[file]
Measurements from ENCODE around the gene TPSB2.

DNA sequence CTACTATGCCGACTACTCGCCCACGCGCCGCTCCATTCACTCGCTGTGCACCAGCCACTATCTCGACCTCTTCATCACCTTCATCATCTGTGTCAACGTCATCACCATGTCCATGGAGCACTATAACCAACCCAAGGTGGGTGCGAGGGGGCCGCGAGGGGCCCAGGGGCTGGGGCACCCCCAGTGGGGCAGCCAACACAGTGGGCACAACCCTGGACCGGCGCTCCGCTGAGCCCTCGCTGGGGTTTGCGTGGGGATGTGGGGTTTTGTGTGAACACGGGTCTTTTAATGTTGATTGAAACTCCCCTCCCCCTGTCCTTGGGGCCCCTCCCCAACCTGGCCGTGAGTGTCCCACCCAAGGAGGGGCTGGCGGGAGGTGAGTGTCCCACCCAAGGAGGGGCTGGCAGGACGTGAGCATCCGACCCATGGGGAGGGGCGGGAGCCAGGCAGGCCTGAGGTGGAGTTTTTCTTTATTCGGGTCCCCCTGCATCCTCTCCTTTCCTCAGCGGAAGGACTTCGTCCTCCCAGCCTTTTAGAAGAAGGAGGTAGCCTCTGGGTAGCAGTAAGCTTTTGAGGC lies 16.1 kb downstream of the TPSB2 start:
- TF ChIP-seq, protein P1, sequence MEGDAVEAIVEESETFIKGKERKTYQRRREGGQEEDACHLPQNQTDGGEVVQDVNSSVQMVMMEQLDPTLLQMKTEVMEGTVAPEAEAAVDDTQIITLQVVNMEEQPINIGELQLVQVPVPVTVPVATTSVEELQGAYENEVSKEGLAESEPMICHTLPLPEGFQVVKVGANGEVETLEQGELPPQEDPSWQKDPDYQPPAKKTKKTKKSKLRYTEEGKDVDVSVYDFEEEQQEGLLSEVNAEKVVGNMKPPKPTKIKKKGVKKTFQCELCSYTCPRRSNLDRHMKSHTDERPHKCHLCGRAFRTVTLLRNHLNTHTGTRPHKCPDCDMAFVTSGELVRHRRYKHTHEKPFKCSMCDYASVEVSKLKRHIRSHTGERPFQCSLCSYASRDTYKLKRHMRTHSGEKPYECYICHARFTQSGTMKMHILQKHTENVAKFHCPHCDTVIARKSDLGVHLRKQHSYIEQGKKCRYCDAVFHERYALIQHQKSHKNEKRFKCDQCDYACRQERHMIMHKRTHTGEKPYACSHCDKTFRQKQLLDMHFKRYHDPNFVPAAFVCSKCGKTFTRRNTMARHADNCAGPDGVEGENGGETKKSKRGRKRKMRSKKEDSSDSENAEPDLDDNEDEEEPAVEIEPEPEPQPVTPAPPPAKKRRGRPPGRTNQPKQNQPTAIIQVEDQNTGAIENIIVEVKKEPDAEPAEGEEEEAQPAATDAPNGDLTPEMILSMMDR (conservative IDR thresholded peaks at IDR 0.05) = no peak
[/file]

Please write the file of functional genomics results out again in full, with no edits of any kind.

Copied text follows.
Measurements from ENCODE around the gene TPSB2.

DNA sequence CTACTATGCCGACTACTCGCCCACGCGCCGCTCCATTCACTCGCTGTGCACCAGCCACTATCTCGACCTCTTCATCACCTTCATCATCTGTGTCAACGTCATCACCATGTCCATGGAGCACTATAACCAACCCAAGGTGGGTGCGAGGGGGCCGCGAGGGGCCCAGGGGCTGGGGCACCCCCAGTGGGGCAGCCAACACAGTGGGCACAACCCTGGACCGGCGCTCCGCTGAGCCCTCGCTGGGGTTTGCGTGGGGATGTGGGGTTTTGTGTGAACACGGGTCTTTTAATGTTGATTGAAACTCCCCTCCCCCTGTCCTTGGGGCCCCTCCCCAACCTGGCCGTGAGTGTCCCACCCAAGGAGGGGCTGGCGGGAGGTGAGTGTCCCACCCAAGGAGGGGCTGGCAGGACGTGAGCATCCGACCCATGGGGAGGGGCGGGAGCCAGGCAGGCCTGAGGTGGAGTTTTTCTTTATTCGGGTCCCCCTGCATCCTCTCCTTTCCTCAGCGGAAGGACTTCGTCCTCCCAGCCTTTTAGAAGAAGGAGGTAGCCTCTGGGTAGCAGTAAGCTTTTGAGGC lies 16.1 kb downstream of the TPSB2 start:
- TF ChIP-seq, protein P1, sequence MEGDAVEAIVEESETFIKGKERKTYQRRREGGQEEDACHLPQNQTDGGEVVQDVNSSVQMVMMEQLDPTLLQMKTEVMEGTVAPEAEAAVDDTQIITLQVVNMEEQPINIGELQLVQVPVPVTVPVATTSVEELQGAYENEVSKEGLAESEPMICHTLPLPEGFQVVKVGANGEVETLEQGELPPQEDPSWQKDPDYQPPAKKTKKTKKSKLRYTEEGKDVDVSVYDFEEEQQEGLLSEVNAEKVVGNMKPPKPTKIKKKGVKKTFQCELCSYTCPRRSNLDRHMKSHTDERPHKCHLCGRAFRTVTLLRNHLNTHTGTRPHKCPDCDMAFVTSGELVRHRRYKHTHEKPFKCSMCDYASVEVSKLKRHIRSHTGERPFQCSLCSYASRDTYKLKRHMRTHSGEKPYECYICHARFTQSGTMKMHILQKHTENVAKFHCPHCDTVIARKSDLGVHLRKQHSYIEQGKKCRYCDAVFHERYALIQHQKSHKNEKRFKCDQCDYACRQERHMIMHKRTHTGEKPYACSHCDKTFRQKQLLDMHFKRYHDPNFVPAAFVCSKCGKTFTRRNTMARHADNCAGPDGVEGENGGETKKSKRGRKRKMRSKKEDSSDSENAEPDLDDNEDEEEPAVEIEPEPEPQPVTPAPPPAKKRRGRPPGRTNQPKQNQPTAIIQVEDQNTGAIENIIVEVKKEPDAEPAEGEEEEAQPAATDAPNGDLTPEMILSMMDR (conservative IDR thresholded peaks at IDR 0.05) = no peak